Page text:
The Strange Case of New Jersey
by Inoljt, Mon Oct 26, 2009 at 12:49:57 PM EDT
By: Inoljt, http://thepolitikalblog.wordpress.com/
The New Jersey governor's election is less than two weeks away, and it deserves far more attention than I have been giving it. Nevertheless, I will now belatedly share some thoughts that have been stewing in my head.
Here is a snapshot of the race, taken on October 25th:
There are several unmistakable trends here. The challenger Attorney Chris Christie gains a double-digit lead over the incumbent, for fairly obvious reasons. Then, mysteriously, he proceeds to lose it. Incumbent Governor Jon Corzine's share of the vote mostly remains flat but - and this is important - trends slightly upward. While the two main candidates blast each other, third-party candidate Chris Daggett draws support at an accelerating rate.
Mr. Corzine's positive trend should encourage Democrats; it indicates that he is actually building support, not just tearing down Mr. Christie. In addition, expect Mr. Daggett to overperform on election day as he reaches viability. Normally, third-party candidates perform below their polling; this election, however, with both major candidates highly unpopular, constitutes anything but a normal situation.
The strangest and most interesting part of the campaign, however, has been the story of Mr. Christie.
Continued below the flip.
He challenged an unpopular incumbent, under hugely favorable macropolitical conditions, and by summer had attained a double-digit lead. Then Mr. Christie's support began sliding, a trend that continues to this day. He went from polling barely below 50% to polling barely below 40%.
I am at a loss to explain why this has happened. The fundamentals behind the race haven't changed; the economy remains weak and Mr. Corzine much disliked. Scandal has not upended Christie; if anything, it has hurt Corzine more. Obviously the governor has run the better campaign, but campaigns generally do not erase double-digit leads.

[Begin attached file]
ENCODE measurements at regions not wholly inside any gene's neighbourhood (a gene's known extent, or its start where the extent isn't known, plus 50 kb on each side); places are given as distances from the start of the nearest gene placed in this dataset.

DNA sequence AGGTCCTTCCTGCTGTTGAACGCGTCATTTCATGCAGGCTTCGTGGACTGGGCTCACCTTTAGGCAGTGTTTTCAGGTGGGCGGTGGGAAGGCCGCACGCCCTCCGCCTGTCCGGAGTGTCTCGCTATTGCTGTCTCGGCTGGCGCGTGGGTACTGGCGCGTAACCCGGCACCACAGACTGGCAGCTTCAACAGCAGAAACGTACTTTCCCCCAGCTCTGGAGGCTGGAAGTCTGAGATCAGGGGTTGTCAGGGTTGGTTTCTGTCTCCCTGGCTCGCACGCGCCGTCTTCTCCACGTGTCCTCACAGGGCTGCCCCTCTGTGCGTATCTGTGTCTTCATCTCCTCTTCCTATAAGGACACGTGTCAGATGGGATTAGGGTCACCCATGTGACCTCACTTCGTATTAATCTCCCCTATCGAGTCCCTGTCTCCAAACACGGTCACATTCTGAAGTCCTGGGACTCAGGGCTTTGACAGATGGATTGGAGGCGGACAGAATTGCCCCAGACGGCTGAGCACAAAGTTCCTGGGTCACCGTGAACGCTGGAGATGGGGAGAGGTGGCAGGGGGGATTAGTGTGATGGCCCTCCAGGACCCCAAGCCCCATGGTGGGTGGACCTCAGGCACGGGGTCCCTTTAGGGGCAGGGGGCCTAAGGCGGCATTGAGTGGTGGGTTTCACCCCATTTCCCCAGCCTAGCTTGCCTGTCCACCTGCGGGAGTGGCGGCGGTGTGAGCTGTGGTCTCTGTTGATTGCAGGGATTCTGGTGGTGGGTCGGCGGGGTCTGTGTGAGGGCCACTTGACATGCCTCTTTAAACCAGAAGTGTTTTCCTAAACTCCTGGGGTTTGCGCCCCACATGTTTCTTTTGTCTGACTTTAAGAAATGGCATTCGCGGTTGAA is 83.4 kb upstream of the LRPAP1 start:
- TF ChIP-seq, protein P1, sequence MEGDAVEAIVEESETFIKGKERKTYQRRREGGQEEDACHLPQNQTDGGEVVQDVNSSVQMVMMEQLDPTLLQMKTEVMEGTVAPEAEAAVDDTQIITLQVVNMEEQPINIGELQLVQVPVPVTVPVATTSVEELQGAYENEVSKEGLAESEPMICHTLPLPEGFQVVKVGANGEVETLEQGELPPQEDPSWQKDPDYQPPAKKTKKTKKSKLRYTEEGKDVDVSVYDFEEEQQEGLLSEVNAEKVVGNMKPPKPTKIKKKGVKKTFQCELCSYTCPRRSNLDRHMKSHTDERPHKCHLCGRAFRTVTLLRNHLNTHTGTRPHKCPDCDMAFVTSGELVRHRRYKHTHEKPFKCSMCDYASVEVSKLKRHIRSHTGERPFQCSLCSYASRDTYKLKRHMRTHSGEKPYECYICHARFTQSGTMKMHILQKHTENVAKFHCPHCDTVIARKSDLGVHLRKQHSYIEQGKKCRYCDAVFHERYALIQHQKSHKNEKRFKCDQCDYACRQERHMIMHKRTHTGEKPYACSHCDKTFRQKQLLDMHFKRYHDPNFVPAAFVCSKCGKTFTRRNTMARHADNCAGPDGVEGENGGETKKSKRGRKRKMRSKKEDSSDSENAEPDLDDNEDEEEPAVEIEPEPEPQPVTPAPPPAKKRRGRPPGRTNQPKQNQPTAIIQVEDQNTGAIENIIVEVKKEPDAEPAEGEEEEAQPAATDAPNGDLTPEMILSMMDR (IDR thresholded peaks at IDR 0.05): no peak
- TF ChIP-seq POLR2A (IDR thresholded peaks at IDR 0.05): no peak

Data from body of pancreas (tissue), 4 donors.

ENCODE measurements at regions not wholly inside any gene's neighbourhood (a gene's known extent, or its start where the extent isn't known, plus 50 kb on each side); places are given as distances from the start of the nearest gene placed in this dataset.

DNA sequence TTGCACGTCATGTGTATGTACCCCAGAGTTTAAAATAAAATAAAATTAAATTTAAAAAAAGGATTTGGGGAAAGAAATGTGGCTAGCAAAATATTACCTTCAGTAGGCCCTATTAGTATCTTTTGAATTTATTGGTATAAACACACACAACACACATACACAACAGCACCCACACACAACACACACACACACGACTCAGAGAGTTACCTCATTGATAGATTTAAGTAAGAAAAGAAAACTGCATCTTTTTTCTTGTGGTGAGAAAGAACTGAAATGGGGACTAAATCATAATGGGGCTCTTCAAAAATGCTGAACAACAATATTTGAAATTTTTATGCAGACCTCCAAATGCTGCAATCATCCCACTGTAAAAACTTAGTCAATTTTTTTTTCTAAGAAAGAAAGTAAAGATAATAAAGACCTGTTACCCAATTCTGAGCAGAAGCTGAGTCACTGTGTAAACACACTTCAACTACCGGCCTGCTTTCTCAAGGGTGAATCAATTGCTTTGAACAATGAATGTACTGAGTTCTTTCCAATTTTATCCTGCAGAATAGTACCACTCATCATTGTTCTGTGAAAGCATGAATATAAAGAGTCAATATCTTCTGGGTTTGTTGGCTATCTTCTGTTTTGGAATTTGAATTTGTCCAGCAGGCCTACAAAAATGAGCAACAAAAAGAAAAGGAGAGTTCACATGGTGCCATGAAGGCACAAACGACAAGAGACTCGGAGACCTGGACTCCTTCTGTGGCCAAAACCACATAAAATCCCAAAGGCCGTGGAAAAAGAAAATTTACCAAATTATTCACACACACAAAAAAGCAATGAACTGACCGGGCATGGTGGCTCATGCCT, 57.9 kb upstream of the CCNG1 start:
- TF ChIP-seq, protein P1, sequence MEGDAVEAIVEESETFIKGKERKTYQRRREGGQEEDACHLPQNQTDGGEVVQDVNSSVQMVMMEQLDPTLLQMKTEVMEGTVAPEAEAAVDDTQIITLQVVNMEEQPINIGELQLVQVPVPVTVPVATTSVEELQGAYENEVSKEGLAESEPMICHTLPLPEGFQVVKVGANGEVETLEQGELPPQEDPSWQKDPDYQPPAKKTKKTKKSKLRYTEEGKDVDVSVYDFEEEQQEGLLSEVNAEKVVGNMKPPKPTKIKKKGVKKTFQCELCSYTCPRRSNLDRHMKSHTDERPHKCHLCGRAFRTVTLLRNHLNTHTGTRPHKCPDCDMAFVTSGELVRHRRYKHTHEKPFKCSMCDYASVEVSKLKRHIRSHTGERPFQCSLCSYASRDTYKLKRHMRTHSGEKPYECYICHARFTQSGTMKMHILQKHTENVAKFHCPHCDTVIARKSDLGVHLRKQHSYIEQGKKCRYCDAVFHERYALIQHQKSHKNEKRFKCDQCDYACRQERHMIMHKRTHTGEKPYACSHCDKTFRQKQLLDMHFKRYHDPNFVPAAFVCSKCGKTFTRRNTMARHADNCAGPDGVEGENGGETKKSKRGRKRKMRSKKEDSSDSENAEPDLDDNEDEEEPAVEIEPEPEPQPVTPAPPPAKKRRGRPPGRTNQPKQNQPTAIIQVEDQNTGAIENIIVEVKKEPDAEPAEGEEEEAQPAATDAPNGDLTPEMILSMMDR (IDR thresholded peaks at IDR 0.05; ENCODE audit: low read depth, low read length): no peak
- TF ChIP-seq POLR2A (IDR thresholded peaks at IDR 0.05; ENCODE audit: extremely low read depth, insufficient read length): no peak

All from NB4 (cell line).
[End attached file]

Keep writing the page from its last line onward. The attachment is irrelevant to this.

Indeed, this race runs counter to a fundamental theme of politics: if a challenger of an unpopular incumbent attains a substantial lead, it is almost always a futile effort eroding the advantage. The unpopular incumbent - whether it be Herbert Hoover, Jimmy Carter, or Rick Santorum - will inevitably lose. In fact, I cannot name a single election in which a candidate with a double-digit edge, facing a disliked incumbent, has lost that edge barring major scandal.
Part of the answer may lay with Chris Christie himself. The man seems, plain and simple, a bad candidate. For some reason or other, the inhabitants of New Jersey just don't like the guy. It's the same problem that cursed John Edwards and Mitt Romney during the primaries. No matter how well-run their campaigns, no matter how good their ideas, people just wouldn't vote for them. Christie perfectly fits this description - an irony, given that Republicans nominated him because he appeared a strong candidate.
The same, of course, could be said for Corzine; both nominees have tremendous weaknesses. That is why this race is so close less than two weeks before election day.